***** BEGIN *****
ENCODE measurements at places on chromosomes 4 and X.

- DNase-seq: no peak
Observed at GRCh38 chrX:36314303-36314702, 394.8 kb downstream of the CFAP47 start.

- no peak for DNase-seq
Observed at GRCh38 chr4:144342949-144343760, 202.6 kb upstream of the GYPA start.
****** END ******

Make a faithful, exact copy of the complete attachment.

ENCODE measurements at places on chromosomes 4 and X.

- DNase-seq: no peak
Observed at GRCh38 chrX:36314303-36314702, 394.8 kb downstream of the CFAP47 start.

- no peak for DNase-seq
Observed at GRCh38 chr4:144342949-144343760, 202.6 kb upstream of the GYPA start.